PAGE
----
MPIW kept Iloilo rates low amid expansion, crises

Angelo David Berba, Chief Operating Officer of Metro Pacific Iloilo Water, responds to a query during a hearing at the City Hall Monday. (Joseph Bernard A. Marzan photo)

By Joseph Bernard A. Marzan

Angelo David Berba, Chief Operating Officer (COO) of Metro Pacific Iloilo Water (MPIW), informed the Sangguniang Panglungsod of Iloilo City on Monday, June 10, that a rate increase is essential to further improve the water situation in their service areas.

The city council convened as a Committee of the Whole in response to a May 27, 2024, letter from former councilor and lawyer R Leone Gerochi to Public Utilities Committee chairperson Councilor Romel Duron.

Gerochi’s letter referenced an unspecified radio report about a proposed water rate increase by MPIW, which serves Metro Iloilo Water District’s (MIWD) areas.

Berba explained that MPIW has been fulfilling its plans despite rising operational expenses due to the continuous increase in the inflation rate.

He highlighted increases in five key expenditures since 2019:

– Bulk water price: P20.71 per cubic meter, up 33% from P13.81.

– Fuel price: P64.25 per liter, up 34% from P47.92.

– Material cost of 150-millimeter pipes: P5,248, up 74% from P3,022.

– Chemical for water quality: P5,000, up 25% from P4,000.

– Labor costs: P480, up 22% from P395.

Berba said the rate adjustment is meant to augment the substantial funds of MPIW, which is already implementing its key projects in the past years without any tariff hike.

Despite these costs, MPIW’s rates remain among the lowest in Metro Iloilo at P200 for the first 10 cubic meters (P20 per cubic meter).

This is in comparison to other water utilities, such as South Balibago (P356.50), Lambunao Water District (P352), Banate Water District (P303), Dumangas-Barotac Water District (P283), Metro Roxas Water District (P252), Metropolitan Cebu Water District (P243), and Davao City Water District (P214).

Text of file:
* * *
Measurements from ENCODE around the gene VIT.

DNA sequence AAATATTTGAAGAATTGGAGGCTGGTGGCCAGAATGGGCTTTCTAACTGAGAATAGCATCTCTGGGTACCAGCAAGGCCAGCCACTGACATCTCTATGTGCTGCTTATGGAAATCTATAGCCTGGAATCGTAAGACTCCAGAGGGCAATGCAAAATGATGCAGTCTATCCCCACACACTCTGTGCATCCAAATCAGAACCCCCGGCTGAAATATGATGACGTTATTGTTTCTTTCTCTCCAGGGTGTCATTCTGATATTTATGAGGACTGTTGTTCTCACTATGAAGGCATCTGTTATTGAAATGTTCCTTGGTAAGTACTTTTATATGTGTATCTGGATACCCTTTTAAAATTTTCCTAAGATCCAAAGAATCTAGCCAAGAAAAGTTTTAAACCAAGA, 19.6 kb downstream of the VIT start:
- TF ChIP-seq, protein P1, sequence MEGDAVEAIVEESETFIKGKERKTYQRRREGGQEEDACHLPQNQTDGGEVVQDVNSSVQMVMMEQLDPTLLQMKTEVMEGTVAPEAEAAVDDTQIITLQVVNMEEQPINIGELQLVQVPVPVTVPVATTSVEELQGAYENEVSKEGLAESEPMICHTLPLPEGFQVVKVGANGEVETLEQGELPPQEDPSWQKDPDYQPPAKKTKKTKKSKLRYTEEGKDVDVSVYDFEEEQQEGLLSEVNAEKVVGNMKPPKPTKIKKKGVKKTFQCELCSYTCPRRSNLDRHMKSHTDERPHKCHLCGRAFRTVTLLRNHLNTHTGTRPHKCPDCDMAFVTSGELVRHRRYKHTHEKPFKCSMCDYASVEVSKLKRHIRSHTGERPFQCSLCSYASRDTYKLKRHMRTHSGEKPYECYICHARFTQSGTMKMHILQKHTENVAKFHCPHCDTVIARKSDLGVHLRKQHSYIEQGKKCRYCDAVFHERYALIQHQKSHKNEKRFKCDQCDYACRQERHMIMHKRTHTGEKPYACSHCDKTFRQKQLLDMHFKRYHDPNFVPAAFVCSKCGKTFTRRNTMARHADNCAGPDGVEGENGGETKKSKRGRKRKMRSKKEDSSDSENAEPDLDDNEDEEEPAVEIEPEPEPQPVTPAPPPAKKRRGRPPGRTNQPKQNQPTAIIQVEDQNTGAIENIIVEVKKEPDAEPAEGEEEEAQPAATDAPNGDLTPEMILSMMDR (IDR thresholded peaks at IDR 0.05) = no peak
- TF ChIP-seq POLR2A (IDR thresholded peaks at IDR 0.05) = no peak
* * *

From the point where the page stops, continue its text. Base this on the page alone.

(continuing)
Berba noted that the P9.19 per cubic meter per month increase they are petitioning with the Local Water Utilities Administration (LWUA) is their first since taking over in 2019. The increase, initially planned for 2021, was delayed in consideration for its customers due to the COVID-19 pandemic.

Due to the pandemic, their asset verification process was delayed, and only 36% (P612 million) of the P1.699 billion capital expenditure (capex) budget was utilized.

Berba emphasized that an increase in the current distribution tariff would help in addressing the current water system’s issues. These issues include water supply shortages, limited water availability and pressure, high water loss and pipe leakages, aging pipelines and assets, rampant illegal connections or water theft, and challenges from road widening projects and power outages.

“We acknowledge the problem here in Iloilo City. As you can see on the map, we are experiencing water supply shortages. The map indicates water availability and water pressure. In Iloilo City, most customers have less than 15 hours of water supply due to pipe conditions and location but Php1 billion worth of capex projects will be rolled out this 2024 to address this problem,” Berba explained.

To note, MPIW also serves the towns of Maasin, Cabatuan, Sta. Barbara, Pavia, San Miguel, Oton, and Leganes.

From 2019 to 2023, MPIW implemented 60 improvement projects, focusing on non-revenue water (NRW) reduction, septage management, service improvement, and asset replacement.

Their data as of May 2024 showed an increase from 23% in 2019 to 26%, with close to 50,000 connections up from 40,417 in 2019.

The firm also reduced NRW from 56% in 2019 to 38% in May 2024.

Their short-term goals include recovering 15 million liters per day from NRW and pipe leaks using Sahara Mobile Leak Detection Technology.

In the medium term, they aim to establish a desalination plant, and in the long term, they plan to source additional sustainable Bulk Water Providers within Western Visayas.

Berba reiterated that these goals depend on completing current improvement projects. MPIW’s capex projections are P970 million for 2024, P950 million for 2025, P1 billion for 2026, P531 million for 2027, and P896 million for 2028.

MIWD General Manager Alfredo Tayo III said MPIW has substantially complied with its obligations under the 2018 joint-venture agreement with Metro Pacific Water.

“Based on our requests and their responsiveness, I would say it is satisfactory, though not perfect,” Tayo told the media after the hearing.

He acknowledged that the pandemic delayed MPIW’s capex targets but added that they should have addressed NRW concerns earlier.

“In [the 2-year] period [2020 and 2021], they should have concentrated on addressing the [NRW], because the supply is there, but it’s not reaching the service connections due to NRW,” Tayo said.

MPIW will be investing P8 Billion in total for its 5-year development plan

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